Howard Schultz, And Independents Vs. Centrists In America: They're Not The Same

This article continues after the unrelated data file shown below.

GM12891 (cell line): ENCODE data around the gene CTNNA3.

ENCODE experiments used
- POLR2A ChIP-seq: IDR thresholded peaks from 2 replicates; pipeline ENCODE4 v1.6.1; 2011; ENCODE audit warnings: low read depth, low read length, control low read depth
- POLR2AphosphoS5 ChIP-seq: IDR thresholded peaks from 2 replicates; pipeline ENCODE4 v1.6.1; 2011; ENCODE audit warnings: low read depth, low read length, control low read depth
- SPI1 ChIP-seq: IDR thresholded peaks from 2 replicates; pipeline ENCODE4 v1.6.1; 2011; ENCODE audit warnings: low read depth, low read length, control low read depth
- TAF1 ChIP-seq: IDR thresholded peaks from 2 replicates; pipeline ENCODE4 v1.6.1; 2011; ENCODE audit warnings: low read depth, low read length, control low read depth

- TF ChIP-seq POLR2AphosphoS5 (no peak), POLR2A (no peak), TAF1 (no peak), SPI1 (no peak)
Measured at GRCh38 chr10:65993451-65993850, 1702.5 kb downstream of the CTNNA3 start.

This message comes from on points sponsor, indeed, if you're hiring with indeed you can post a job in minutes, set up screener questions then zero in on your shortlist of qualified candidates using an online dashboard get started at indeed dot com slash NPR podcast. From WVU are Boston and NPR. I'm Meghna chucker birdie, and this is on point former Starbucks CEO Howard Schultz is a very good businessman, and he could soon be a rather significant presidential candidate Schultz roiled the partisan and punditry classes last week when he announced that he's considering a presidential run as an independent, but who exactly what he swayed listen to how Scholz tangled with MSNBC contributor, Mike barnicle yesterday in the news of people. Register is independent and yet they still tilt one way or the other despite their registration is independent. They'll still till. Plus they've never had a choice. They have not really know who who's who's Ross Perot. No, no. I'm a legitimate person. Well for the record Ross Perot was a legitimate candidate. And in nineteen ninety two Perot not only made it to the debate stage as an independent he was on the ballot in all fifty states in the ended up taking almost nineteen percent of the popular vote that year the year. Bill Clinton won against a sitting president. But in that clip barnacle is pestering Schultz about something deeper about the myth of the truly independent voter that most of them are partisans in disguise. So if that's the case what impact coulda Scholtz run have in twenty twenty this hour on point reaction to Howard Schultz and the truth about independent voters, and you can join us do you identify as an independent voter. And what does it mean to you? What do you make of Howard Schultz as potential run for president? Join us anytime on radio dot org or on Twitter and Facebook at on point radio. So we're gonna talk about the political implications of Howard Schulz's consideration for a White House run here. But I want to dig into this idea of who are independent voters in America. So joining us I from Washington is Lee Druckman, he's a senior fellow in the political reform program at new America, a non-partisan think tank and he's written extensively about independent voters in America. Druckman welcome to on point great to be with you. I should also say you're author of the forthcoming book. Breaking the two party doom loop the case for multi-party democracy in America. Now, you know, Mr. Druckman, if I can say if there's anything that the two thousand sixteen election taught us is that no one should presume anything in the early days of a campaign. So I just want to put that out there. But let's talk a little bit about what we know about Howard Schultz. So far first of all he's a he's a longtime Democrats even though he's probably considering he is considering a run as an independent now. And he's also very concerned about the national debt. I mean, for example, I'm going to play a bit of tape here. This is Scholtz on MSNBC's morning. Joe yesterday saying that both Democrats and Republicans have been reckless with the nation's economy, the Democrats and Republicans under the last twenty years on both parties have been complicit in a in creating twenty one and a half trillion dollar debt that is a reckless immoral abandonment of leadership so lead Rotman. Men Schultz's being described right now as a fiscally conservative socially liberal K potential candidate who is his constituency in America. It's people who sit in boardrooms with Howard Schultz read the Acela train with Howard Schultz, not that many people beyond that. So so sort of the punditry in the in the Bill, and the millionaire billionaire classes. Yeah, basically. Yeah, they'll they'll they might want somebody like Howard shelter though. They might also care whether Trump is president or not and might not what spoilt the election by voting for him. Well, let's talk about this a little bit more because in your research. I'm looking at this graphic that you've created of the 2016 electorate, and it's there's two dimensions of it. Right. There's there's this sort of political social identity from from conservative to liberal on one axis, and then the neck economic dimension about being very conservative on economic issues are very liberal, and there's one particular quadrant. This of this graph that's like virtually empty, and that is the the the socially liberal, fiscally conservative quadrant here. So I mean, how few people are we talking about here that's about four percent of the electorate count. So so not not very many people. Not not enough to elect a president. Okay. So then why is there the persistence of this belief amongst as you're saying, you know, financially or politically powerful people or pundits that there's this giant constituency of Americans who who are really concerned about these things. Well, because they talked to each other, and they're really concerned about these things. So they think well everybody I talked to must be really concerned about these things, but they don't get out of their bubbles very much and talk to people who don't ride the Acela train. Okay. So then who are the independence in America? Well, okay. So we got about forty percent of people who say they're independent, which is a nice thing for people to say that they are because they like thinking that. Well, I I don't belong to any party. I think for myself, but most people tend to vote for one party or the other. I mean, if you wanna talk about true independence, people who really don't feel like like they like either party. That's maybe five to ten percent most. But most. People like to say, they're independent because it sounds nice. But they don't really vote like independence. They consistently vote for either Democrats are consistently vote for Republicans. Okay. So so there's just a smaller fraction then you're saying that of voters who irregularly willing to cross party lines. Yeah. I would say that. That's true. Now, the fact that forty percent of people do register as independence does tell us. Something people are are indeed frustrated with with the lack of choices in our party system. But most people think one party is better in one party is worse alternatives. Interesting now to get back for a second to the the Howard Schultz model of fiscally conservative socially liberal. And as you're saying that sort of the Acela corridor crowd you're talking about here. It does seem to me from your research that you're implying that he he's basically the polar opposite of what actually is potentially a large group of of voters who were who were quite significant in the two thousand sixteen election. That's the socially conservative fiscally liberal crowd. Yeah. So we call those populous it's probably about my by by my estimate about twenty nine percent of the electorate, which is people who are a little bit little bit right of center on immigration social issues, some a little bit more writers center, but like think government should help people, and maybe tax the rich little more and support Medicare, and and healthcare and social security. My most people think these are pretty important things for government to do. And one reason Trump may have probably one in in two thousand sixteen is is because he he spoke to these voters, and he tried to differentiate himself from other Republican candidates by saying that he was going to protect Medicare and social security now turn out that as president. He has done has has moved considerably to the right from where he was as a candidate. But he spoke to two very very popular issues. And there are a lot of voters out there who who. Who want government to help them out? But you know, might be a little uncomfortable with with too much immigration and might hold some traditional religious values. Okay. So how is it? Then that we should be defining or thinking about what an independent voter is in America versus what you know. A a politically centrist American might be. Well, these are quite loaded terms. You know, I mean, I mean, I guess a true independent, if you if you want to be specific about it would be somebody who really doesn't care or doesn't see any difference between the two parties and kind of goes back and forth between them and again. That's maybe five percent of the electorate at most. You know, a centrist is probably somebody who's in the middle of of the distribution on both of the important political questions economic, and social, and, you know, th there's not that many people like that either. I mean, a lot of people are are cross pressured, and maybe liberal on the people who who don't feel well represented by the two parties are are mostly people who are liberal on economic issues and conservative on social issues. So maybe you could argue that that's the center, but but the true center, I think it's it's actually pretty small, and again, we also have to keep in mind that there are a lot of people who will tell pollsters that they're sort of in the middle or if they're moderate. But that's again because it's a nice label in the way that independent is a nice label. You know, people say well, a moderate, I'm independent. Well, those are also a lot of people who don't pay that close attention to politics. I mean, frankly, you know, we're we're the weird people in the country who like have have thought through all the issues and really have strong opinions most people now they're busy living their lives. And you know, they trust party to more or less represent them. But, you know, poster estimate battery of questions most people if they haven't thought about it they'll kind of pick the middle answer, although say, well, not liberal not conservative. I guess a moderate then not a I don't feel strongly about being a democrat or being a Republican. I guess I'm an independent. So that's why we see high numbers for people identifying as moderate or independent interesting. Well, Michelle Goldberg in a New York Times is site. She cites some research from from the Pew Research Center, showing that over the past two decades, self identified independents have actually grown more ideologically polarized. Not more. Moderate and she points out that America has two independent senators and one of them is Bernie Sanders. Interesting, but I wanna play a little bit more more tape here from from Howard Schultz and his interview on CBS is sixty minutes, of course, after Scholtz announced that he was considering a presidential run. He got a lot of heat from from Democrats saying that his run may may help reelect President Donald Trump into that Scholtz told Scott Pelley on sixty minutes that if he did decide to run he would be representing all Americans of all parties. Do you worry that you're going to siphon votes away from the Democrats and thereby ensure that President Trump has a second term? I want to see the American people win. I wanna see America win. I don't care if you're democrat independent. Libertarian Republican bring me your ideas, and I will be an independent person who will embrace those ideas because I am not in any way. In bed with a party Howard Schultz on sixty minutes on Sunday, Lee, Druckman isn't the fundamental problem here not so much who or what is an independent in America right now. But the winner take all system that we have here that privileges. Our two party system. I well, certainly we we have a a winner-take-all electoral system in in which you get a plurality of the votes you win at all. And I think that that is a significant problem because it creates a political system where you have two sides that are both competing to be the majority party and win. When they're in government, and they will enact policies within our majority. And then you have a an opposition party. That is just playing obstructionism. They're trying to knock the the the party in power out. And we have a political system that is designed to require compromise. It's it's fundamentally anti majoritarian system, and we have majoritarian party electoral system on top of that. And that's a problem. Well, Ledra is a senior fellow at the political reform program at new America, a non-partisan think tank. He's also author of the forthcoming book, breaking the two party doom loop Lee stand by here for just a moment. We are talking about reaction to Howard Schultz saying he's considering a presidential run as an independent and exactly cool. And what a truly independent voter in America is today we come back. We'll hear a lot more about how a Scholtz run might influence the twenty twenty election. This is on point. This message comes from an points sponsor, indeed when it comes to hiring. You don't have time to waste you need help getting to your shortlist of qualified candidates fast with indeed post a job in minutes. Set up screener questions then zero in on qualified candidates. And when you need to hire fast, accelerate your results with sponsor jobs. New users can try for free when you sign up at indeed dot com slash NPR, podcast, terms, conditions, and quality standards apply. Whether it's athlete protests, the Muslim travel ban gun violence, school reform or just the music. That's giving you life right now race is the subtexts to so much of the American story on coats, which we make that subtext text. You can listen to us on NPR one or wherever you get your podcasts. This is on point a mega chucker bardy. We're talking this hour about reaction to former Starbucks CEO Howard Schultz saying that he's considering a presidential run as an independent enroll. So questioning what a true independent in America is right now whether or not they are actually the almost forty percent of the electorate as they are registered or act a much smaller number. We're joined today by Lee Druckman, he is a senior fellow in the political reform program at new America, a non-partisan think tank and joining us now also from Washington is David Frum. He's a staff writer at the Atlantic. Former speech writer for President George W Bush Bush, I should say, and he has recently written about Howard Schultz in the Atlanta, we have a link to that at on point radio dot org. David fromm, welcome to the program. Thank you so much. It's great to have you also with us is near a tendon. She's with us from Washington as well. She's president and CEO of the center for American progress served both in the Obama and Clinton administrations was top advisor to. Lary Clinton during Hillary Clinton's twenty sixteen presidential run near at hand. And welcome to you as well. Thank you for having me. Okay. So David fromm. Let me start with you. You're writing that Howard Schultz is just the thing that the democrat Democratic Party needs to save it from itself. Why? Yes. Well, imagine if Tony Perkins or some other evangelical leader of announced this week that he was planning a twenty twenty run on a real no fool and bring back. God honest to goodness pro-life, no compromises with the gay rights agenda, independent candidacy, I think a lot of the people were upset about Howard Schultz would be very inwardly happy. I mean, they might deplore inwardly they'd be happy because they would recognize this candidate is drawing votes from Donald Trump's coalition. The reason that so many Democrats and liberals are upset about the Howard Schultz prospect is they recognize that Schulz will draw from the democratic coalition not enormous numbers of people. But even fleas figure is correct that it's four percent. Four points is the difference in Hillary Clinton winning and losing. So they recognize that this is coming from them. Why are they able to this challenge? And the answer is because right now, the Democrats are running a left her than thou competition should the maximum tax rate. Be raced fifty percent or seventy percent or seventy five percent, how big should the wealth tax be. If you leave the country should be allowed to take your wealth with you Medicare for all, you know, how John and forgetting that one of the reasons the Democrats did so well in two thousand eighteen is in a lot of people who normally vote Republican, but could not stomach Donald Trump in a lot of places like suburban Houston in the suburbs of Philadelphia. They held their noses and voted for the other party in order to put a check on a rogue president. What Howard Schultz is doing is reminding Democrats, those people exist and they're important. They're not a majority at all. And they're not a plurality, but they are necessary to the anti-trump coalition or anyway, it's highly risky to run an anti-trump coalition without them. And the Democrats right now are engaged in building anti coalition Trump coalition without suburban moderates. Well, so as you right in your ear Atlantic piece, you you say that that President Trump will be beaten not by his fiercest enemies, but by his softest supporters. I mean to that point we've got a comment coming in here on our website from some unnamed honesty who says that Schultz is offered genuine criticism of some of the damaging awful left wing ideas being proposed by democratic presidential hopefuls and honesty mentions. Those high marginal tax rates wealth tax accept Medicare for all its cetera. So let's hear listen a little bit more from Schultz himself criticizing democratic presidential contender. Kamala. Harris Senator come come Harris is Medicare for all healthcare plan. This was Scholtz on. CBS this morning on Tuesday Senator Harrison saying she wants to abolish the insurance industry. That's that's not correct. That's not American. What's next? What industry are we going to Bali next the coffee industry, Nina tendon, re- react to that? And this idea that David from putting out there that this could actually be a boon to the Democrats. I mean, I think that while I have great respect for David everything. He said seemed utterly wrong to me. The argument for David Frum position is Michael Bloomberg running in the democratic primary with range of moderate views, and the idea that in fact, David's argument is essentially that Howard Schultz will reelect will relax Donald Trump. I taking away crucial voters in the Democratic Party party voters they need. So I think from is actually making the argument that many Democrats Americans moderate. Let's feel which is that don't Trump is really an existential threat to democracy, and anyone who helps reelect him is has is problematic and not not actually being a an American patriot from from my perspective. And so I'd say I think the idea that the Democratic Party will not have robust primary debate that is one that actually engages ideas from both moderates and liberals and even some on the left is wrong. There are a number of people who are planning to run in the Democratic Party. Perhaps Michael boom, Bloomberg perhaps Joe Biden, but I think there will be a healthy debate. And just to remind everybody the reason why House Democrats won the house is because there were healthy debates in primaries throughout the country. And in swing districts liberal. Voters voted for moderate candidates who could win those districts. So the idea that the Democratic Party is only Sanders party is I think an argument people are using to justify a Howard chills candidacy, and I think there's very little actual evidence to show that that's right. Okay. So did from going to come back to you and Drummond in just a second. But but near ten and I want to ask you specifically about a lot of people have criticized Scholtz for saying that even raising the concept of Medicare for all is unamerican. I mean, I in a sense that that's dance can be read as as pretty extreme of pretty extreme criticism of an idea that's gaining traction. I mean back in the day when social security was first suggested that was considered, you know, unamerican two. But now, it's one of those sacrosanct benefits that that Americans will not let go of an shouldn't. I mean, every industrialized country has has universal health care. So I think the idea that it's un-american to believe in universal health care is is is I mean, my view basically laughable, but they're very there are a lot of different ways to get universal health care. There are a number of senators who've supported a single payer version they've supported a public option they've supported Medicare as choice for everyone. That's still maintains the employer-based cover employer based system. So people wouldn't lose their coverage. I would really urge people to think through the fact that a notion of universal coverage is one that is seems pretty American to the vast majority of the public, and there are a variety of ways to get there. There's not just one path. In fact, Senator Warren other senators have talked about multiple paths to get there. So I think the. I think this is a kind of a straw man argument that Howard Schultz is using to justify his run. Okay. So David from what's your response to that? Well, I I don't think in the end how it shows we'll draw votes from Donald Trump because I don't think he'll be on the ballot. I think this ideal will burn itself out pretty quickly because he will discover there isn't a constituency for him. But the service he will provide in the interim is this one of my favorite political anecdotes told by Karen Hughes who was a communications advisor to President Bush, and she was on holiday on some beach and saw one of those advertising planes, pulling slogan behind and the slogan said something like Jill come back. I am visible without you, Jack. And she thought bad message Jack too much about you not enough about her. I think that's one of the things that tends to happen. Among intense political partisans, they talk themselves and the Democratic Party is right now having a conversation with itself, but how far does it go indirection of doing all the things that's ever dreamed of doing it faces a pretty weaken competent? So that's natural temptation. What Schultz has just done is reminded them. Who's actually went to decide the election of twenty twenty. And they are people who Democrats are not only not talking to but talking about in very derivative ways that they echoing Democrats are gonna have to compete in America's affluent, educated suburbs. That's not they're going to have to turn out. Of course, they're cork road. And there have to deliver a high turnout among African Americans one of the reasons Hillary Clinton lost in twenty sixteen was because although African Americans voted massively inter favorite. They didn't come out in the numbers. They had come out for. Twelve and two thousand eight by the way, she they they didn't come up for her in the numbers of came up for John Kerry in two thousand and four so that mobilizing block voters is going to be important. But what happens in the conversation is the kind of real committed ideological left of the Democratic Party. Does the talking and forgets that suburban moderates are going to do the voting but David from on that point though. I question your dismissing of the fact that that Scholtz, you know, if he is to run that that he wouldn't peel away some key Republican voters, or or or at least a significant critical mass of them again to quote your line that he could be beaten the president could be beaten by his softest supporters. I mean, just listen to what Howard Schultz himself said on Tuesday to CBS this morning because he actually sees his candidacy is potential candidacy as providing a home for some Republicans from publicans have a choice between a far left liberal progressive candidate on a democ-. Critic side or President Trump President Trump is gonna get reelected if I can get in the race. And I only need fifteen percent to be on the debate stage. I will provide the Republicans where the choice that they do that. They do not have David from. I mean, we're focusing on the impact that this could have on the Democratic Party. But but are Republicans to be concerned about it? If they want to see President Trump reelected, I don't I don't think. So I spent a lot of the first half Howard Schultz said in that comment is absolute right. If the choices between a far left democrat and President Trump President Trump will probably win that's the salutory lesson that Howard Schultz is pounding home right now. The Democrats don't go to the left. If after the second. Oh, look, I I spent a large part of my pre Trump Korea writing. But how there is among the people write checks, the Republican party that there is this vast constituency out there that wants to see more immigration, less healthcare. And as we said in the very first segment, that's not the most under represe-. Representative from the American public doesn't want to see more healthcare unless immigration and Donald Trump figured that out or into blundered into maybe didn't figure it out in two thousand fifteen and that's why he saw off a lot of people who were better at the game. Jeb Jeb Bush was a two-term governor of one country's most important states, really good at politics, and a very smart guy, and with with clear views, and he basically except on maybe the life issue, basically was in Howard Schultz is corner. And he could not win a Republican nomination. I I don't think I think she'll find that the people he's talking to are already sufficiently repelled by Donald Trump to open to a democratic message. If the democratic message is not too frightening. I see so then so that, but then that limits shelters potential constituency as we were talking about at the very beginning of the show lead. Druckman you've been waiting patiently here. Let me bring you bring you back in what's your response to what you're hearing from David Nira. Well. I think I I think David's right that that Scholtz will actually fade away pretty quickly. I think he's a he's a he's a hot Cup of coffee right now. But he leaves that cost. A while it gets. And then it gets it gets cold. But he I mean, he he's interesting to talk to to talk about because he he does raise some of these issues about what what direction the Democratic Party is headed and look the Democrats have a broad coalition, and you know, right now that coalition is really unified against Donald Trump. And I think almost whoever the Democrats nominate Democrats will unify around because a lot of people really really don't like Donald Trump and wanna see him out of office. And that's a powerful force. And. Who whoever becomes president? There's also a congress. There's also a Senate which Democrats may take back, but will still require sixty votes to pass any policy. So I yeah. Given our system of checks and balances, I don't see, you know, a a major move to the far left coming out of Washington. Okay. So near your quick thought on that. Because I want to go to some callers if I could but go ahead Nira. Absolutely. I think that things that people are are are missing in this conversation as the actual attitude of democratic primary voters again just took to the polls in twenty eighteen. And I in fact, think electability and the ability to put together a big coalition to beat Donald Trump will be central issue and as central as any any policy debate. And and that's why I think that this notion that Howard shelters running because there's only one possible democrat and feel that will likely have. Joe Biden in it as well as possibly Michael Bloomberg is just belied by basic facts is it is it possible though that Howard Scholtz or any other viable independent that makes it through to the general election that really the affected. They might have is animating voters who sat it out last time because that they are still a massive constituency who was who wasn't heard from well. Well, I I guess I would just say that if you looked at what happened in twenty eighteen when we had the highest turnout of any midterm and a hundred years, I think that that will be very engaged in twenty twenty. And there's really no indication that people will sit it out in the same way they have before. So oh, go ahead. I think I may a lot of voters who who sat it out in two thousand sixteen. I mean, they're just sort of fed up with politics in general, and and they're they're sort of anti system and Michael Howard Schultz is not exactly gonna excite those those voters. I mean, what what somebody Tucker Carlson like might excite those voters. But in independent candidacies, independent canes can work and have worked in the past in American history under two conditions either. You have an issue that the two big parties. Don't wanna talk about both parties are committed to the gold standard other a lot of people are suffering from deflation, and they they're looking for someone who will talk about a non gold standard kind of money or they alcohol is an issue in the two parties don't wanna talk about it. And there's a constituency for someone who does want to talk about alcohol, that's where third party candidate parties succeeded an independence of succeeded when the person is such an enormous personality that they're bigger than the party system, a teddy Roosevelt or a Ross Perot? And they're so exciting that people want them the problem with Schultz is he's not an exciting person. And he doesn't have a message his ideas that he Howard Schultz is so self evidently smarter than everybody else. And he said what I won't be is the guy in the room. Everybody bring me their ideas, and I will pick the best ideas. So why you? I mean, you're pretty smart, obviously, greatest Starbucks. That's good. But you're not the smartest person in America. And why why should you be the one who picks and chooses from the menu of the infinite number of options. He doesn't have a mess. I mean, I my own hypothesis for how how should candidacy could have one is if in fact, he would not only me he were Mr. Medicare for all say, you know, used to be that in America. You couldn't get a decent Cup of coffee anywhere now. Thanks to me. Even get a great Cup of coffee at a reasonable price just about everywhere because my ruthless control the prices in my understanding of global so Vikings, and that's just what I'm gonna do to American healthcare. If he went running on that that would be a message that people might listen to let me let me sit at the table and pick from the options kind of message is that it's early days yet, though, I keep reminding myself that people were sort of dismissing Donald Trump when he first came down that golden escalator. I mean, we've got some comments coming here online third way forward says because of our highly flawed winner, take all plurality democracy. Our system tends towards two parties in this. Third parties in general elections can only function as spoilers that lead to winners who only reflect the preferences of a minority of voters. So we're talking about reaction to former Starbucks CEO Howard Schultz, saying he may run as an independent for the twenty twenty presidential election and exactly who are the independent voters in America today. David Frum is with us Lee Druckman and also joining us, and so is near a tendon by all three of you. We'll be right back. This is on point. Hey, it's a fear. Izenberg from ask me another. If you're craving nerdy trivia or celebrity interviews, we've got you covered with house musician Jonathan Coulton and the sharpest contestants in public radio. Don't miss NPR's. Our of puzzles or games and trivia. This is on point Meghna chocolate Bharti. We're talking this hour about reaction to Starbucks. Ceo former CEO I should say Howard Schultz and his contemplation of making a run for the White House in two thousand twenty as an independent enroll so trying to dig into exactly who and what a truly independent voter in America is today. I'm joined today by David fromm. He's staff writer at the Atlantic league. Druckman is also with us is a senior fellow in the political reform program at new America, a non-partisan think tank and near tendon joins us as well. She's president and CEO of the center for American progress. And I just want to play a little bit of tape of the reaction that Howard Schultz got in New York City when he was at a Barnes and noble on Monday to promote his new book as he's doing now as he's also talking about maybe making a run for for president. So here he is at the Barnes and noble getting interrupted. Millionaire. Billionaire elite. So booing there against a heckler who was interrupting Howard Schultz. You know on the other hand, we got some comments coming in online. GPS six to thirty four says the general concept works for me referring to what Howard Schultz is talking about Jay PX to thirty four says, I don't ride the Acela with him kind of like Charlie Baker for the whole country. Referring there to Massachusetts Republican governor, let's go to the phones Amelia is calling from Placetas New Mexico Emilia on the air. Hey, thank you. Yeah. So I think that David has some fundamental flaws in what he thinks of independent is hasn't as identifies independent I've been registered that way for decades. And I vote Republican democrat independent, and if I thought the socialist Representative had a better idea I'd go that way to I'm a pragmatist. I'm fiscally responsible. But I'm definitely socially humanitarian. I'm on the kind of person who has no problem saying, I'm pro-life, but I'm pro choice. I don't buy into the presumption of m- of lot of this conversation that we will always default only being to party country. He is. Amelia may just jump in here for second and forgive me for interrupting because I think Lee Druckman a who's researched American voters when we talked with him at the beginning of the conversation. He wasn't saying that voters like, you don't exist. I mean, absolutely. He wasn't saying that at all. He just says there aren't as many of them as as folks who generally call themselves independence, and that that was the issue. And I I did hear that part as a person who is thought this way for a long time. I have seen a profound increase in the numbers of people who don't want to be part of the Republican or democratic parties, and they are defaulting that way because they fear being cast aside is irrelevant that doesn't make them disappear. And it doesn't honestly make their votes here. Relevant. It means that we're going to keep you disenfranchised. So I think it's more folks are willing to say we might be three or four party country, which I would feel much better about we'll see people stepping forward and being willing to be identified. Not you know, not even claiming who they are. But saying I'm not a democrat. I'm not a repeating well Amelia, thank you. So very much for your call le-. Let me go back to you and respond to what you heard Amelia say. Yeah, I mean, I think Amelia is expressing a real frustration that a lot of people feel and with with the two parties. And that's one reason why we do see record number of people identifying as independents, people feel frustrated with with the limited choices they have. And they don't necessarily feel either party really speaks for them. But again, given a two party system. Most people do see a difference. And so they were I mean, I think the distinction between people who identify as independence and vote consistently as Democrats or Republicans, and people who are genuine independence, is that the genuine independence. Really don't see any difference between the two parties are really feel caught between them, and that's a very small number of people. But you know, again, I think it is important to recognize that there is a real. I think a lot of people like Amelia feel really frustrated with the choices on offer. And and I do think America would would be much more Representative if we had a four or five party system, I think we'd see much higher voter turnout and think we'd see a much more functional government. I think we'd see true majorities reflected in a lot more policies. I think I think we'd be a much healthier democracy, but we have to change our electoral rules to do that America has often been I it's not true that America's always been a two party system. Erica's? Hey, gradients strong strong third parties we had a greenback party. It had in in the nineteenth century. It had a socialist party in the early twentieth century in these parties would do well and in nineteen seventy six we can the United States in the nineteen seventy is came with inches of having a pro-life party at a time. When neither the Republicans, nor Democrats were have made up their minds about the abortion issue. But to have a third party. You have to have a party stands for something some important issue that has nothing represented. I think a lot of independence say, I'm dissatisfied with the subway system. Why because the subway doesn't stop in front of my house. And he said, well, why didn't you form a coalition with that other person who's unhappy because the subway doesn't stop in front of her? Well, the sudden we can't stop in front of everybody. You guys are gonna have to pick. If there's like one subway stop that. You would like to see built that doesn't exist. You and you can all be on. What that subway stock would be that will be then you have something. And so the question is what is the underrepresented issue in American politics? And I I mean, I think we can think of some, but if until people coalesce around that idea, you're not going to have a the base of a third party. You're just going to have people are dissatisfied with the two existing parties, but are not politically effective on their own well near let me bring you back in here. What do you think about that? I mean, I basically great think that challenge in America is in the United States. And I think lose making this point earlier that it's it's true. It's hard and a diverse country like ours to have reviewed represented in a two party system, but that's an electoral challenge in the United States versus Europe. Essentially, the parties are much more coalition oil, they build coalitions of people with, you know, some disparate views who can get behind a broad governing strategy and Trump to that in two thousand sixteen Democrats to that in twenty eighteen I think my concern about a Schultz candidacy is that essentially the argument he's making is one that is we'll be receptive to just the anti-trump vote. And as our as Michael Bloomberg said earlier this week he looked at this question in detail in two thousand sixteen and Saha that an indigo. Pendant run would help reelect Trump, and I have to say, I think a lot of the things Schulte said over the last couple of days, which sound very critical almost exclusively of Democrats gives you know, I think gives additional pause that this is one pretty large scale effort to that will ultimately help reelect down Trump if if he actually runs, and if he isn't planning to run than we're spending a lot of time talking when he's getting a lot of media attention for no apparent reason. You know, I'm sure a lot of listeners just now when they heard you say that they said absolutely maybe spending too much time on the so early out in the campaign, and he hasn't actually been formally entered the race yet. But Nevertheless, I think it's engaging us in some very interesting and important questions about you know, where American voters are right now. So let's go back to them. Let's go to Mike who's calling from Detroit. Michigan Mike, you're on the air. Today, I'm doing well. What's your thought? Couple of say real quickly. First and foremost, what are the problems for a third party or independent candidate is going to be the commission on mental debate. They have unfair rule the rule about fifteen percent in five national polls in order to just get onto the base station. If you're not in a debate, you will not win the presidency that is one of the key components of it. And it's and very insulted because that rate look down five percents. You were only seen one additional person Gary Gump and twenty sixteen over eliminated altogether and just focused on the constitutional eligibility and the electoral college mathematical winning. Have on that debate because included until are we in the country of you can have ten people in a primary rate, but he can only have two in general and aside from the debate person. If also when the whole political battle happened in the primary you do start to see that's not the point here. But you definitely the media favorite pick. And and here basically picking the winners in these races. You can look back, including eleven point twelve he would it was a clear medium bias against Ron all Republican primary just as right now in early. I have already seen a math ear campaign democrat occur again kind of lintel together. And it's well earning some destructive to our own democratic purchases within the Republic night. I'm going to just take it back. Thank you for your call. Don't mean to interrupt you midstream there. But a lot. Important points that you're bringing up here near attended just briefly since Mike is saying that he's already seeing the media machine gear up against certain democratic candidates. Do you do you buy that? No. So I think truly the what's happened would for example, tells the Gabbard is that there's been criticism of her past views on LGBT rights. That's what should happen in a in a primary process. I think a lot of people tend to think of media conspiracy against candidates and truly think often that there's just very little support for them. I don't think if you took a poll of of reporters that Donald Trump would have risen to the top. But yet he got a ton of coverage in the twentieth. Sixteen Republican primary, and I think that was much more driven by ratings and interest amongst Republicans. It was reinforcing limp. He was he was running. I in the primary, and he got a lot of attention. And so I think we tend to you know, too often we tend to see a media bias around issues that we just feel you know, a disagreement with. So let's go to Alex is calling from Baltimore, Maryland, Alex, you're on the air. Hello there. Hi. So I just I just kind of want to echo at some of the other. The callers have said I would consider I've been independent voter since I was eighteen and was able to vote I did go to the Democrats in two thousand eighteen just so I could vote in the primary because I guess I kind of grew up and realized at least right now, that's the only way to do it. But I'm the type of guy that would vote for a Howard Schultz, at least in theory. But I I agree that if he's going to run he should do it as a democrat. He wants to throw himself in the primary with the Democrats. I think that's a better way to go. Just because it sounds great. I mean in in the future I'd love to see more parties. More independence have a shot. But as I agree that Trump is pretty terrible. And he we need to get him out of office as soon as possible, and as of twenty twenty the only way to do it is a two in our current two party systems. Alex. Thank you for your call interesting idea there, what will come back to and just second. But let's go to David who's calling from Williamstown, Massachusetts, David you're on the air. I just wanted to call in and say that I agree with David fromm that the soft supporters the and suburban moderates will win the day. I think that I probably relate in that regard. I'm also, I'm a registered Republican. But I go back to having voted for Johnny Anderson having voted for Ralph Nader multiple times and also for Ross Perot. And I'm looking for a home I won't vote for Donald Trump. Again, I took a fly around him. And I think his behaviors outrageous in so guy like Howard Schultz. Does I I'm gonna look at everybody. But if anything I would sit it out if I had it to do over again last point, the Atlantic wrote an article about the exhaustive majority, and maybe David might wanna mention how that might factor in here. Thanks for my for listening to my comments. Thank you so much for your call David fromm since he he pointed to you twice. What do you think? Thank you. Well, th the exhausted majority are people who aren't less, hyper partisan than the rest of the country, and whose views don't fit into normal. There is something strange where in American life, where those of us who are familiar with politics understand that if you think this about abortion, you're you think that about the capital gains tax of those that that that wasn't decreed by God is not decreed by the internal logic of the argument. So people often do find themselves stranded in the way that the college has just felt that he was and near tend to let me turn back to you. Because the previous caller talked about if he would like to see Scholtz run as a democrat. What do you make of that idea? I think that's a great idea. I mean, I think that's the that. That is you know, there are many issues that I may disagree with Michael Bloomberg on there are many issues. I would agree with Michael Bloomberg on. But he if he runs he is. That he will run as a democrat. And I think that in the United States is we are currently structured where parties are coalition all if the way to deal with the situation is to enter the Democratic Party and try to expand upon the ideas. And I think the Democratic Party should be a place where moderates can run for president. We're liberals can run for president even some on the left. Good run for president. And so I, you know, and I think that the nature of Democrats right now is to actually focus on electability and who can appeal to a broad coalition including moderate suburban voters. That's how that was the purchase voters in two thousand eighteen I expect it will be the purge in twenty twenty as well. And I think the the idea that only you know, particular reviews by a single member of congress or dominating the entire democratic parties. Really just an excuse to run third party. That's not accurate in America. And. In the party. Well, let me just from back to lead Druckman here for Secondly, we've got about a minute and a half left to go here. I keep thinking about your forthcoming book about breaking the two party doom loop here an of an and I kind of share your your your disdain for this Hella crowd as you were saying earlier, but but you know, just sort of like help us help us close. This conversation is Howard Schultz, at least in contemplating a run here as an independent sort of forcing us to ask the right questions about the the two party system that we have right now. Well, he's doing two things. He's showing us how tenuous majorities are in our two party system. And how even pulling away four percent of the vote can can shift the entire state of the country. I mean, we have a two party system in which you know, one party gets fifty one percent or even less than their even forty six percent in weird plurality way that translates into a majority we have a system where actually minorities can roller Republic. Can party in in governance represents a minority of the country democrat party and governance also represents a minority of the country. So multi-party system would allow coalitions to form that that represent a real majority. But together, we have to change our electoral was we have to look at ranked choice voting we have to look at some forms of proportional representation. And those are those are big conversations in maybe we can open those conversations thanks to thanks to to Howard Schultz. Well, lead Druckman senior fellow and the political reform program at new America non-partisan think tank. Thank you so much for joining us today. A great to be with you David fromm staff writer at the Atlantic. It was great to talk with David. Thank you. So very much. Thank you. Ten president and CEO of the center for American progress pleasure to have you on the program near thank you. Thank you. I'm Meghna trucker Bardi. Meghna trucker bardy. This is on point.